Although we don't believe in timing the market or panicking over daily movements, we do like to keep an eye on market changes -- just in case they're material to our investing thesis.
U.S. stocks jumped today following strong gains overnight in Asian markets, with the Nikkei finishing up 2.5% and the Shanghai Composite gaining 3.4% on strong data from China.
Chinese exports jumped 7.2% in August from a year earlier, easily topping expectations of 5.5%. Separately, the government announced a pilot program to bring private capital to industries including finance, energy, and telecommunications in another step toward liberalizing the economy and driving growth. As the world's No. 2 economy has been a growth engine over the last decade, American markets reacted to the news with the Dow Jones Industrial Average (DJINDICES: ^DJI ) finishing up 141 points, or 0.9%.
Not surprisingly, Caterpillar (NYSE: CAT ) led all blue chips, finishing 2.6% higher as the heavy-equipment maker is dependent on Chinese demand. As miners have scaled back production and Chinese construction has slowed, Caterpillar has taken a huge hit in the last year as shares have dropped a third from their peak. Analysts expect the company's earnings per share to fall 30% this year to just $6.30. The best thing for Caterpillar investors at this point would be for similar news reports to come out of China. Alcoa stock moved up 2% for similar reasons.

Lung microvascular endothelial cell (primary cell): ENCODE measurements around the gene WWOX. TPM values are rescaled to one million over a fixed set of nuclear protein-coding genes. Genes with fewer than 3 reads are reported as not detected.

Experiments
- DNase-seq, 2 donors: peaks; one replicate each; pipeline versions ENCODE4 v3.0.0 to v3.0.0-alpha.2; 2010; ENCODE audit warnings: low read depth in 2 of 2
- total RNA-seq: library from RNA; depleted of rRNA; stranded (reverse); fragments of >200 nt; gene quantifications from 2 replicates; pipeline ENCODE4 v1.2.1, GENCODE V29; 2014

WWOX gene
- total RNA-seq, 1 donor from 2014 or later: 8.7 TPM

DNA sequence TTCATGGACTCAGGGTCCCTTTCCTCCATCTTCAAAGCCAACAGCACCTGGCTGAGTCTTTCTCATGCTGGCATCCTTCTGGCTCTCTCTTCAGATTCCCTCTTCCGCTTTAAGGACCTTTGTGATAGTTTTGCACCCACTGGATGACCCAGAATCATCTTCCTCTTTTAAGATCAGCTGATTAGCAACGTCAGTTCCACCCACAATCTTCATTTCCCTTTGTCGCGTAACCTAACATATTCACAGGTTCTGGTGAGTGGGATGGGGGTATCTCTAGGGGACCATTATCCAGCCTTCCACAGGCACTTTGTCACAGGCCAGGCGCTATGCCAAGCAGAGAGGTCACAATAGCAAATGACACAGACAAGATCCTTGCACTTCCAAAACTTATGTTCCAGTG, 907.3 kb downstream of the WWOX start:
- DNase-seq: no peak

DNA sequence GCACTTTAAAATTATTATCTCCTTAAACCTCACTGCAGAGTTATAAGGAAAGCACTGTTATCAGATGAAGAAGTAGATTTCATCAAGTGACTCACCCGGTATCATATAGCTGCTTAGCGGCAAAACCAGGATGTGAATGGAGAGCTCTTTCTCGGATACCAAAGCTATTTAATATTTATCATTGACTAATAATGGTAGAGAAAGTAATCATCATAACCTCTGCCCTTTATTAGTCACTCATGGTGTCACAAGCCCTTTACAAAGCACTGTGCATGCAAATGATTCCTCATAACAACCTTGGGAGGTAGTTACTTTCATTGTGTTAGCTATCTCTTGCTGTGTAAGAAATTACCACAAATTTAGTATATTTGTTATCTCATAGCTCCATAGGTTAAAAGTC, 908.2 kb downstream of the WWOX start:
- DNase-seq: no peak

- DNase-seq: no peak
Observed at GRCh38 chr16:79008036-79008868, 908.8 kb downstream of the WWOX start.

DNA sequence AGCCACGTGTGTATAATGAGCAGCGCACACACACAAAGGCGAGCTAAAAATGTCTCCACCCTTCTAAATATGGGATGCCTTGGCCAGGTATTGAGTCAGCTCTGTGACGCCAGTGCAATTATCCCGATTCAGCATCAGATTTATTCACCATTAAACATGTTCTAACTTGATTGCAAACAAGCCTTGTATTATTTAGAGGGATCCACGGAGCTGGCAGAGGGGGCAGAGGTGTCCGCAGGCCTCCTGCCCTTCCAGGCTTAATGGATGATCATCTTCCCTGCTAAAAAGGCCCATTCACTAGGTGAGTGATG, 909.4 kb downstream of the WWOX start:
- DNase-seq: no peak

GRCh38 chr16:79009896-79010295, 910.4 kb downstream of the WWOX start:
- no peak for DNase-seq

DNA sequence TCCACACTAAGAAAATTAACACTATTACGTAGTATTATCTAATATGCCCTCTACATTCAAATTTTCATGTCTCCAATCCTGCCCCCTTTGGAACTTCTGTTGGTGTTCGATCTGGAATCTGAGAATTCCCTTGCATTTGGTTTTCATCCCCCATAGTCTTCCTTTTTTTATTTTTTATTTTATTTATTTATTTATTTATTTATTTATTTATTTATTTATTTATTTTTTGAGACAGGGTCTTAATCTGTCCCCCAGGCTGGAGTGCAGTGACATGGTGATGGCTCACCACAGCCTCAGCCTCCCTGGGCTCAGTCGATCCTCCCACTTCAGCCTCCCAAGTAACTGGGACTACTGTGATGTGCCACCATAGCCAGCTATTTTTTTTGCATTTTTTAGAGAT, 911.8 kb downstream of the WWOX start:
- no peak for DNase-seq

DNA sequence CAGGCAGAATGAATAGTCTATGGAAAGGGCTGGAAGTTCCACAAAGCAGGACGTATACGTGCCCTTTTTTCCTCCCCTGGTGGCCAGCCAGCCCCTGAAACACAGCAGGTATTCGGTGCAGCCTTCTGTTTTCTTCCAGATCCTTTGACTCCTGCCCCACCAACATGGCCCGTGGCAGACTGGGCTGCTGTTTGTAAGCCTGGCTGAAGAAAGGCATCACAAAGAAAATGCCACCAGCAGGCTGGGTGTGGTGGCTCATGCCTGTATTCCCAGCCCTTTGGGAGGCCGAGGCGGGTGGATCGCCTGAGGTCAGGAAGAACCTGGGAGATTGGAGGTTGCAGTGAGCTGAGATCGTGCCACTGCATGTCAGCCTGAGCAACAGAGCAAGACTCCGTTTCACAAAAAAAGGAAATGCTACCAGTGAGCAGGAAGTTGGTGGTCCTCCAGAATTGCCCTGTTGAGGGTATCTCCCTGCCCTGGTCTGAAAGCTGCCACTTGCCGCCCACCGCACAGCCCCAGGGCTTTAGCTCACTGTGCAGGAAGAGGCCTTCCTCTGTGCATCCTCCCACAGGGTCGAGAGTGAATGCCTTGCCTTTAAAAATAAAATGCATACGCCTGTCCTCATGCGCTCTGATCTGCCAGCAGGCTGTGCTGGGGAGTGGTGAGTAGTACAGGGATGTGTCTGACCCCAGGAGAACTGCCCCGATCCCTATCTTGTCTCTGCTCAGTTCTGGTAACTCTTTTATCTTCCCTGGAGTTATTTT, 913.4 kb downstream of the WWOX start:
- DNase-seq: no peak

There was only one loser today on the Dow, but it was a notable one. Verizon Communications (NYSE: VZ ) fell 0.9% as it begins to raise funding for its landmark $130 billion purchase of Vodafone's 45% stake in Verizon Wireless. The telecom giant is expected to sell more than $20 billion bonds in corporate at an interest spread of 2.25% of treasuries of similar maturities, a figure that would make it the largest debt sale ever. The market still seems to be making up its mind on the deal as Verizon shares initially rose when news sources announced a deal was shaping up but then fell on word of the $130 billion price tag. Also, the company found itself in the middle of a court case against the FCC, which began today. The trial will determine whether the government is able to block Internet service providers from slowing or refusing to show certain content, and may serve as a precedent for a change in the net neutrality policy, which mandates equal access to all consumers and content.
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